3D model of Ahyi volcano
There are strong indications that an undersea volcano in the Northern Marianas could be in eruption.

For several weeks, scientists of the U.S. Geological Survey (USGS) have been detecting acoustic underwater signals that bear signatures of underwater explosions and were now able to pinpoint their source to the Ahyi seamount, located in the Pacific about 6,100 km (3,800 miles) west of Honolulu.

If the suspicion is true, the volcano's eruption likely started in mid October when the signals appeared. Ships in the area are advised to avoid the area and be cautions in case the eruption or its products including steam, floating pumice rocks, gasses etc reach the surface.

Ahyi seamount
© U.S. Geological Survey
Ahyi seamount is a large conical submarine volcano that rises to within 137 meters of the sea surface about 18 kilometers southeast of the island of Farallon de Pajaros (Uracas) in the northern Marianas.

Ahyi underwater volcano is located on the northern edge of the Mariana Archipelago and is only one of several active submarine volcanoes forming the Mariana chain of active volcanoes, which is the result of westward subduction of the Pacific oceanic plate underneath the Philippines Sea plate.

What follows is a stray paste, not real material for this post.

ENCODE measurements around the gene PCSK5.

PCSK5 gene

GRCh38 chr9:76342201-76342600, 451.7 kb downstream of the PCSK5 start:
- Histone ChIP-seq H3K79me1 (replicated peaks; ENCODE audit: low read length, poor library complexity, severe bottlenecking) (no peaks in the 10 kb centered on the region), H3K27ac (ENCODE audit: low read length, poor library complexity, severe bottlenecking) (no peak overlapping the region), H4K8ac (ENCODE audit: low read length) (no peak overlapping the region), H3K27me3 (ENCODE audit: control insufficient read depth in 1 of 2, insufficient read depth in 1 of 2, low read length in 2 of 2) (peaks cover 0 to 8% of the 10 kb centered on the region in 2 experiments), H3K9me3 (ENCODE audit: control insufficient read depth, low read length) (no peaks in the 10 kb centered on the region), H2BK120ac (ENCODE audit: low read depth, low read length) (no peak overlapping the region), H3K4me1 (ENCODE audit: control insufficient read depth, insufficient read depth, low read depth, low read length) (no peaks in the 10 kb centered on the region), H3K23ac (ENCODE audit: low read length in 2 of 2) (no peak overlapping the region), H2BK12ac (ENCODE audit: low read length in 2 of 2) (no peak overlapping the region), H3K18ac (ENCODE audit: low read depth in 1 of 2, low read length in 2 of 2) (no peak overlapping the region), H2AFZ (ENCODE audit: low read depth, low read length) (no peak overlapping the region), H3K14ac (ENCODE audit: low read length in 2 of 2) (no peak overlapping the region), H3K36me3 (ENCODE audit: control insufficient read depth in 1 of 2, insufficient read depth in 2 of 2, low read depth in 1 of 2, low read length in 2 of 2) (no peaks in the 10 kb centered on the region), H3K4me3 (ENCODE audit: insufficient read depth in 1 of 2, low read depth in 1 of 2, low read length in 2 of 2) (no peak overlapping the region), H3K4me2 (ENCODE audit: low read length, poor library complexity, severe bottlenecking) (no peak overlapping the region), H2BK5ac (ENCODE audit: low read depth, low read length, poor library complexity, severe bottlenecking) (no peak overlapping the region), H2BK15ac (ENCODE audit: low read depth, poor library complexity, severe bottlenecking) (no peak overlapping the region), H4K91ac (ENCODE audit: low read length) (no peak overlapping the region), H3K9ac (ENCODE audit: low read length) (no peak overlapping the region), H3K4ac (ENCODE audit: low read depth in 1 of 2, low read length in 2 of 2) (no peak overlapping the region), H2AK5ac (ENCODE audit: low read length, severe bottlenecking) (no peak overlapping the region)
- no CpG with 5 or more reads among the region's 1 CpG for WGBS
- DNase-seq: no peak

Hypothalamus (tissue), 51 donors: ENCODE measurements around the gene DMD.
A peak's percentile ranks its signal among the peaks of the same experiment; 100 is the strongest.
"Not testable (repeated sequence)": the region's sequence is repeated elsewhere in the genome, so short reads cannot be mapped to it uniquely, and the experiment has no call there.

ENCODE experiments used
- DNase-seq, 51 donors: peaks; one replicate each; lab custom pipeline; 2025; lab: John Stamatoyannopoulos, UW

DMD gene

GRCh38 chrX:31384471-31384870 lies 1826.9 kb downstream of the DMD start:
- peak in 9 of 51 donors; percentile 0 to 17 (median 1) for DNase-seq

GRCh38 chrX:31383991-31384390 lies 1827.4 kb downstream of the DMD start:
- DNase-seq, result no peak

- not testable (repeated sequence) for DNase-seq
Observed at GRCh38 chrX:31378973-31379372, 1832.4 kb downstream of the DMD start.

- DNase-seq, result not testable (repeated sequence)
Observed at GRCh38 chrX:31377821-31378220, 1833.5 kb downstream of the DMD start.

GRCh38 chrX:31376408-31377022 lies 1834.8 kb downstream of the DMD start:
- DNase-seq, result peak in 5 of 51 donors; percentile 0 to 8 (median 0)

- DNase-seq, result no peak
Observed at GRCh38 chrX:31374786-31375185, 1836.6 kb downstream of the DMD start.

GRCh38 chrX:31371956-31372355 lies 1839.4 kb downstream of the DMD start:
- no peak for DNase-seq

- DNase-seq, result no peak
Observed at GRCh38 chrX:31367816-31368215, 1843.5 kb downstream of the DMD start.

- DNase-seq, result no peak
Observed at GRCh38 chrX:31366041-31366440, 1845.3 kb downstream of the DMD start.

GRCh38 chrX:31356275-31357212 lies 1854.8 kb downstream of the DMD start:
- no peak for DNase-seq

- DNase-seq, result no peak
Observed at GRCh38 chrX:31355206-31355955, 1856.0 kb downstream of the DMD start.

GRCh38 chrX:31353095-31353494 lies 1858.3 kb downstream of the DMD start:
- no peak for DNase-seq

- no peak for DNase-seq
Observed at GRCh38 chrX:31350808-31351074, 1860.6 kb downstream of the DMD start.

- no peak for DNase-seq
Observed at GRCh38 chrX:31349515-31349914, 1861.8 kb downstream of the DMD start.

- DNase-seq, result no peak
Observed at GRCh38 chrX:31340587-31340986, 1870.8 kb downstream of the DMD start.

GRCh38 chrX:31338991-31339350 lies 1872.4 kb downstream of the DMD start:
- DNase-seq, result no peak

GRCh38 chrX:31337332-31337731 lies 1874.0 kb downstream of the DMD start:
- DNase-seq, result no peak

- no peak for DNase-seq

The current hydroacoustic signals believed to originate from volcanic activity at Ahyi have been recorded by sensors on Wake Island nearly 2,000 km away. USGS plans to send a team to investigate whether the volcano is indeed erupting or whether the signals might instead be caused by shallow earthquakes near the surface.

So far, satellite imagery doesn't reveal signs of a major eruption that would be visible at the surface, but this doesn't exclude that volcanic activity is taking place, and the situation can of course change quickly and needs to be monitored closely. Large amounts of steam or gas bubbles could rise to the surface and threaten ships as it would dramatically decrease the density of the water and hence the buoyancy of floating objects, which in the worse case can sink into it.

Direct explosions if the eruption reaches the surface, the release of poisonous volcanic gasses (such as carbon dioxide, sulphur dioxide or sulphur hydrogene), ash, mud as well as floating frothy lava pieces (pumice) pose other hazards.

The last measured depth of the crater of the volcano under the sea is only about 75 m only, which is shallow enough for stronger explosions to be able to affect the surface directly.

Ahyi volcano is one of the most active in the Mariana chain. Its last confirmed eruptions occurred in 2001 and 2014.